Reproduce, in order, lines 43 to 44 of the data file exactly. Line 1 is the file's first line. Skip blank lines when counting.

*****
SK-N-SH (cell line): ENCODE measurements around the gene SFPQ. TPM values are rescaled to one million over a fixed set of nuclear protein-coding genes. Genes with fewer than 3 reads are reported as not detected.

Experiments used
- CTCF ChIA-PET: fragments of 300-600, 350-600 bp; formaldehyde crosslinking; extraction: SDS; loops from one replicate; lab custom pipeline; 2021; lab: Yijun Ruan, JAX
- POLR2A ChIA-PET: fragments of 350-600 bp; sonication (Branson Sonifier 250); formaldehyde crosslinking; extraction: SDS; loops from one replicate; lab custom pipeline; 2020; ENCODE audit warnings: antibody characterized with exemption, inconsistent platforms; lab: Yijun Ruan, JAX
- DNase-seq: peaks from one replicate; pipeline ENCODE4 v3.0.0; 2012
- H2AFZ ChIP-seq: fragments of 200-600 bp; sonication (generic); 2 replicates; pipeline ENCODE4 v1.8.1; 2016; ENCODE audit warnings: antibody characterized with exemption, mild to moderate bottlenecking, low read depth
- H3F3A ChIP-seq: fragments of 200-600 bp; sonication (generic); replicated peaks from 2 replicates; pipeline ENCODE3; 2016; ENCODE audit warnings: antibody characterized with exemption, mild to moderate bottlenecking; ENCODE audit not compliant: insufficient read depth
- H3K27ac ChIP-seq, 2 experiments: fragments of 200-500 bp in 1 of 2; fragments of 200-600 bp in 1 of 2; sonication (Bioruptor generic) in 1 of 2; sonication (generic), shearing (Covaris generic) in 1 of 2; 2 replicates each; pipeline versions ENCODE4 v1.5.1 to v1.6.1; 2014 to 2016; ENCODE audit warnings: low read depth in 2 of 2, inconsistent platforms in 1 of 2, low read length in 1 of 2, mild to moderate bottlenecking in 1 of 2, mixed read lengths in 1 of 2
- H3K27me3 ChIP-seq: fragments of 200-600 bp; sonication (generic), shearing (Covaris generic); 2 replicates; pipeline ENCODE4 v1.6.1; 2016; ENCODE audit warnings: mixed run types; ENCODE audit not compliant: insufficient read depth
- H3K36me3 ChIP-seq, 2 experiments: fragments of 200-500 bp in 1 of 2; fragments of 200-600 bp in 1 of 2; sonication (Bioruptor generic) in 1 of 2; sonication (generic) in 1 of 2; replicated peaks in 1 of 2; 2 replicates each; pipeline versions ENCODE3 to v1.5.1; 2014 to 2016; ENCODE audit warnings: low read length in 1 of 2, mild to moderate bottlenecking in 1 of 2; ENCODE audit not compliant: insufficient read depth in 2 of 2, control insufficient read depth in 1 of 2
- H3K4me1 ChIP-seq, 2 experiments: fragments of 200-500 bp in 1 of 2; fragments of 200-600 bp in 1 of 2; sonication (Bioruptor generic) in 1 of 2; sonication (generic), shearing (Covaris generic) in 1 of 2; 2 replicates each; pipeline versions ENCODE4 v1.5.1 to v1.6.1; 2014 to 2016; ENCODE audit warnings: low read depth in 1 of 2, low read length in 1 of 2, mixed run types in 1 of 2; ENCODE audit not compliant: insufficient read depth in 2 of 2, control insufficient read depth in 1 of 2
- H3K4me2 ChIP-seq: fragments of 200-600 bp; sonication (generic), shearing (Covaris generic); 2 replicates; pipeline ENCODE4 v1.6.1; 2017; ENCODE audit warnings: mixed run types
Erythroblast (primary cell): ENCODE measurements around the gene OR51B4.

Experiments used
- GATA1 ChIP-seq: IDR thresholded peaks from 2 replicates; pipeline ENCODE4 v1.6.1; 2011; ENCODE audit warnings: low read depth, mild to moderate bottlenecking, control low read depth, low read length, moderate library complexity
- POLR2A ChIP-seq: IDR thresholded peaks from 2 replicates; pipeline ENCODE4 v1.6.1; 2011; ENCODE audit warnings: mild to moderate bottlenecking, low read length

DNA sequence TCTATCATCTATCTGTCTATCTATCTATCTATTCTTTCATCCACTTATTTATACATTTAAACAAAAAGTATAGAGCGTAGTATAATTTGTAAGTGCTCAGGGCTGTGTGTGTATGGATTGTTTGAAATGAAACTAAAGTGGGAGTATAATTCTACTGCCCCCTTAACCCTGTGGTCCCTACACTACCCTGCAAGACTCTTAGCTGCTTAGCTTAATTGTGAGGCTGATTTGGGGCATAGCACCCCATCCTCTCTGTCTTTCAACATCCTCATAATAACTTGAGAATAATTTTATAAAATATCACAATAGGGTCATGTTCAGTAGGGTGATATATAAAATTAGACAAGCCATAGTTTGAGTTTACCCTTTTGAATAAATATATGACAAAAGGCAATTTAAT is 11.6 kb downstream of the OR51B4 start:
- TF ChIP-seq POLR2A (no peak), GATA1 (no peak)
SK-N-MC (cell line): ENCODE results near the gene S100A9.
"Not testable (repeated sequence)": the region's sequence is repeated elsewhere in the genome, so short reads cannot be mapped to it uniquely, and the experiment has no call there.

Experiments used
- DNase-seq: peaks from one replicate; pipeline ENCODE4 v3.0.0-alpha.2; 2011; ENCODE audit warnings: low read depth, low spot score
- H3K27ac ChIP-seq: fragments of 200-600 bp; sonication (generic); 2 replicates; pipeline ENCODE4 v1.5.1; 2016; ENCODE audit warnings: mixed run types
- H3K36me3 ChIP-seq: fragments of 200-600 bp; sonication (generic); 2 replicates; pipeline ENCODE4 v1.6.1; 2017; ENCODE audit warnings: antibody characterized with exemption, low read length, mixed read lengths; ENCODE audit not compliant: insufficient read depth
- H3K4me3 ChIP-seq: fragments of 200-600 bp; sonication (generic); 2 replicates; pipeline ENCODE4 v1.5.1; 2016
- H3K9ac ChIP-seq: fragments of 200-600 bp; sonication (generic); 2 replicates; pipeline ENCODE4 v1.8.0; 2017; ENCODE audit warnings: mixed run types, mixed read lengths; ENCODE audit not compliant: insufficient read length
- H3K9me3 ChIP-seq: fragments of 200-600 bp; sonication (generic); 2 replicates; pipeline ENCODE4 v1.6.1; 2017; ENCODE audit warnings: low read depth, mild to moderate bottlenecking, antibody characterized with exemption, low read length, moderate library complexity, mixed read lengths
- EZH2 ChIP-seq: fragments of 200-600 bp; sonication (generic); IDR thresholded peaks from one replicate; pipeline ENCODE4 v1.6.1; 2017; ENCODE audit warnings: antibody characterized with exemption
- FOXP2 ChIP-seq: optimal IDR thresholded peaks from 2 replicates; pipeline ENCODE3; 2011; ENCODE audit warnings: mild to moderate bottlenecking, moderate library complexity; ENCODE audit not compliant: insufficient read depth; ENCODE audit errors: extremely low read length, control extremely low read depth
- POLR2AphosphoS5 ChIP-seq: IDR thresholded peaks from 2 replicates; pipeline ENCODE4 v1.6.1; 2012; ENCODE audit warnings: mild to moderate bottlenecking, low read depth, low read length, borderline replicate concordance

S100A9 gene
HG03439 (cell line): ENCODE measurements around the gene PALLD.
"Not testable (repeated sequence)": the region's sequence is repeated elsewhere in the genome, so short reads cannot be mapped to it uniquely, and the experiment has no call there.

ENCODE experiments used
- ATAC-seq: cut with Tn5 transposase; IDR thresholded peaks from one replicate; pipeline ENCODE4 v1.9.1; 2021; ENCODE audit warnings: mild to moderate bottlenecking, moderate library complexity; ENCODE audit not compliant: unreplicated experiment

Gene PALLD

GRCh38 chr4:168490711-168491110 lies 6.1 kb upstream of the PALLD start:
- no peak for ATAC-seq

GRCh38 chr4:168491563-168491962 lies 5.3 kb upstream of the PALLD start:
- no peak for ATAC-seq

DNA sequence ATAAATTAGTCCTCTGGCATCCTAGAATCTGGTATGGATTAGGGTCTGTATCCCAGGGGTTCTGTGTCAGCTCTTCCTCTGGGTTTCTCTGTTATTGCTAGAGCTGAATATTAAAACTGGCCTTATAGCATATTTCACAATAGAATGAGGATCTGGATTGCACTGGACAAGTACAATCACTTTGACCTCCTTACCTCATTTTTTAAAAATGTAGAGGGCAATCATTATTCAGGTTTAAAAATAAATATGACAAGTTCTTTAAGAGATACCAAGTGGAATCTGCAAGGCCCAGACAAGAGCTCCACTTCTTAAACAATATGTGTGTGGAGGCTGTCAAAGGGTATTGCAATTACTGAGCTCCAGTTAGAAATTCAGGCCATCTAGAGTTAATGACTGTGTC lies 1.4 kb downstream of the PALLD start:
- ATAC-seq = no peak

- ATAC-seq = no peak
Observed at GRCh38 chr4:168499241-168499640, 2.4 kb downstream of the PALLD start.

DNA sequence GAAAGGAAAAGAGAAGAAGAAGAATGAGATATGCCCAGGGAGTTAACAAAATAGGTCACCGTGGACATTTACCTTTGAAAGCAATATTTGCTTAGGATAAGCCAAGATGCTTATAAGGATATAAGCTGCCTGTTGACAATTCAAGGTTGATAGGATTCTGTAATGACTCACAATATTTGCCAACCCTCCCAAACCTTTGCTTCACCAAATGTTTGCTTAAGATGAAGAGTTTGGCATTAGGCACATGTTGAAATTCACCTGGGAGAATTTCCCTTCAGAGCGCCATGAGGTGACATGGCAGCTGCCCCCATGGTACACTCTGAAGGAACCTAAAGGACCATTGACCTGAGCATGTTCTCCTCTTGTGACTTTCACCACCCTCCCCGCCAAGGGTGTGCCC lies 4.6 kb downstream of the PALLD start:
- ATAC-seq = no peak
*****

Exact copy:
- ATAC-seq = no peak
Observed at GRCh38 chr4:168499241-168499640, 2.4 kb downstream of the PALLD start.